Selecting Pages from a PDF to Make a New (Smaller) PDF
Sometimes small, simple tasks perplex me. Today’s challenge: I’m on Windows 10, and have a 53 page PDF of a journal. I need to make a NEW PDF that only contains pages 26 to 43 (my article) so I can send my article to a researcher who is requesting it. I know you can do this with Acrobat, but I don’t have Acrobat, and still would like to figure out how to make the smaller PDF. Here’s what I learned how to do today:
The Easy Way
- Go to https://www.pdflabs.com/tools/pdftk-the-pdf-toolkit/
- Find the GREEN button that says “Download PDFtk FREE” and click it
- After the download finishes, right click on the .exe file and Run it
- When the installer starts, click on all the default options all the way through “Finish”
- When installation is finished, go to the search box in the bottom left of your screen
- Type “cmd” and hit Enter to open the terminal window
- Navigate to the directory that contains your original PDF. I first typed D: to get to my auxiliary hard drive, and then cd Scratch to get to D:\Scratch where my full journal PDF was stored.
- Use this code:
pdftk yourlargefilename.pdf cat 26-43 output youroutputfilename.pdf
(replacing YOUR filenames and YOUR starting and ending page numbers instead of 26 and 43)
- Launch a File Explorer window and navigate to the directory you used in Step 7 above. Open the PDF file and check to make sure it contains only the pages you expect.
- There are LOTS more things you can do with PDFtk from the Windows command line, like you did in Step 8. Lots of other options are described at https://www.pdflabs.com/docs/pdftk-cli-examples/
After I finished, I stumbled upon another way that didn’t require downloading a free program, and only uses Google Chrome. (Sometimes those free programs bother me. What a great way to infiltrate computers… offer a totally useful utility completely for free. Consequently, my advice to you is to download it at your own risk. Including these instructions is in no way a guarantee from me that PDFtk is safe.)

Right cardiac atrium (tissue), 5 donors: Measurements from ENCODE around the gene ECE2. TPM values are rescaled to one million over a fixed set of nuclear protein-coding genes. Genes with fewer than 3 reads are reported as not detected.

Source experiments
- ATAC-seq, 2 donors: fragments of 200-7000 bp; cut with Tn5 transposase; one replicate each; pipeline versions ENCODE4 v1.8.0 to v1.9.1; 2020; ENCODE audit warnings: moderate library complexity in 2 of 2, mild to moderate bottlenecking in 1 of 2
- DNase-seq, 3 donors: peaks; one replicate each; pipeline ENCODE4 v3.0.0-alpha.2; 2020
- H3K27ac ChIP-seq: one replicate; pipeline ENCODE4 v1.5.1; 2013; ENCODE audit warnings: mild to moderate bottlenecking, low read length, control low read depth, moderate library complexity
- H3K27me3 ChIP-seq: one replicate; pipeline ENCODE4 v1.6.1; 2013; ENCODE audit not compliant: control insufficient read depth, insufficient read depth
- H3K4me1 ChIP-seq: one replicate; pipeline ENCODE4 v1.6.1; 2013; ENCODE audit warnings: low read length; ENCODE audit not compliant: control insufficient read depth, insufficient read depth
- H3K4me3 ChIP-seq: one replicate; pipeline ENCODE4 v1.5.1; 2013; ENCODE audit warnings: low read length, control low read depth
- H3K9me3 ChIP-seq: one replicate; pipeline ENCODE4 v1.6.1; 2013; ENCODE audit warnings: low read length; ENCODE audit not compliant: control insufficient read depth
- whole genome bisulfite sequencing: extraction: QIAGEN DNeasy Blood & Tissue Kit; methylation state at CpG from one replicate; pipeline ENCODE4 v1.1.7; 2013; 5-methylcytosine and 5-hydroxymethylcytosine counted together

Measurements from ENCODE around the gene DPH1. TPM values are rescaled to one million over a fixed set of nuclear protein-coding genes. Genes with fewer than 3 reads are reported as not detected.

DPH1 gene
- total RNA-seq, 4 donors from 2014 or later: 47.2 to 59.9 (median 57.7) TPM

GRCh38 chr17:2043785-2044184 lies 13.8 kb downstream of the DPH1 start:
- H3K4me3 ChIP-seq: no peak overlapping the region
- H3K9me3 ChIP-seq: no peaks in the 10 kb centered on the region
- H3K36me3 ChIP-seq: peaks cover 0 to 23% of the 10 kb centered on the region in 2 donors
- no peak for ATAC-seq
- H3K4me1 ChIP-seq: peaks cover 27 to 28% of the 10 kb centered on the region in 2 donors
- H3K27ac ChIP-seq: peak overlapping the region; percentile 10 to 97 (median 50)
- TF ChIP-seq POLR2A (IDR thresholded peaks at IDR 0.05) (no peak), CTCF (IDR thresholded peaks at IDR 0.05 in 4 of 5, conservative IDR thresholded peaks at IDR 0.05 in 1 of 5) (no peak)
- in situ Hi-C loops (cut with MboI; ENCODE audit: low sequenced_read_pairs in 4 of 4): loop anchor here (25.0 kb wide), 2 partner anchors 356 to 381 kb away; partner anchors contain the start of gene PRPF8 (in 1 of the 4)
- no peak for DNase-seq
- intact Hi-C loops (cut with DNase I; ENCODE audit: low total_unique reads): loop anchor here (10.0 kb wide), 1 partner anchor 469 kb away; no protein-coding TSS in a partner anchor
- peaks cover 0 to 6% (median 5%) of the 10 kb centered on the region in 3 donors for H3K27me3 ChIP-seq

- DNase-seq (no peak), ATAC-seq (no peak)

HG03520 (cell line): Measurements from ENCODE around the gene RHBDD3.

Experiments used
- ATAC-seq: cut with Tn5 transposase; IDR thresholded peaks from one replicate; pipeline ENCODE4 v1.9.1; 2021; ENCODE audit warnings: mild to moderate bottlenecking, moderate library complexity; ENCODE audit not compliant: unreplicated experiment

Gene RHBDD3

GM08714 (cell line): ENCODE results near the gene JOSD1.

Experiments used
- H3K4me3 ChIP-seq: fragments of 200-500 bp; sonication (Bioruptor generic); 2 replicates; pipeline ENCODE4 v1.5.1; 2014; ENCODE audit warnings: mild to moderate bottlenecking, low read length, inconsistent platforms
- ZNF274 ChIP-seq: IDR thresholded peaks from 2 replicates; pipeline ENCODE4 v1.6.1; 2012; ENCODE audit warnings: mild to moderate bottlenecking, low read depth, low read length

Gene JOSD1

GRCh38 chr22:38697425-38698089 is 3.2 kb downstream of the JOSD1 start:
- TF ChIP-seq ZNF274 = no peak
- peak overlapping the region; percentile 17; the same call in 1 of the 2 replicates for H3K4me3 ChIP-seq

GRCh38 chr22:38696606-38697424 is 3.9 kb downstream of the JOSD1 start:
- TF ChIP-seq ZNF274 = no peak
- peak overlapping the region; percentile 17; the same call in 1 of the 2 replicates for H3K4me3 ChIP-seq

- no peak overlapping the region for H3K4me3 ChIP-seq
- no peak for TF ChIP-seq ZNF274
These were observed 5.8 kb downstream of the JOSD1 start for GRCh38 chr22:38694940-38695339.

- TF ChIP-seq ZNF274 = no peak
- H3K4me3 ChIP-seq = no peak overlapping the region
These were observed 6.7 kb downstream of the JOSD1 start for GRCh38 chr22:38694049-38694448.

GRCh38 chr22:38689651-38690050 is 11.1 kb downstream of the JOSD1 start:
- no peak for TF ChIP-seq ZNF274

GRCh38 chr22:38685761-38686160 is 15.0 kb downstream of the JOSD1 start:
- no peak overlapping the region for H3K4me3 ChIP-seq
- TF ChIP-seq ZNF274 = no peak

The Even Easier Way
- Open Google Chrome
- Type Ctrl-O (that’s the letter O, not the number zero)
- Select the large PDF file that you want to snip
- Your PDF will open in the browser… click on the beginning and ending pages, and capture the page numbers
- Click the print icon in the far upper right corner of your browser
- Click the “Change” button to change destination to “Microsoft Print to PDF”
- Click the second radio button under Pages, and specify the start and end pages separated by a dash (for me, 26-43)
- Click Print, and select a filename for your new, snipped file
- After the PDF is generated, navigate to the directory you saved it in during Step 8. Open the file and check it to make sure the pages are as you expect.
The Sad News
I tried to use the staplr package in R to snip my PDFs, but I couldn’t get it to work. Will try again some other time 😦
Hello Nicole, just checking: did you install pdftk before using the staplr package? https://github.com/pridiltal/staplr
Hi Paul, yep, did that and tested it from the Windows cmd line, but when I tried to call it from within R using staplr RStudio hung on every call (except one that failed with a 127). Maybe a version issue? I haven’t upgraded to R 3.5 yet due to fear of pandoc failing.
Would you consider opening an issue on the pdftk github repo? Hanging is known to happen with some OSX versions when a wrong version of PDFTK is installed but I never saw it on a windows machine. I would love to see what we’re doing wrong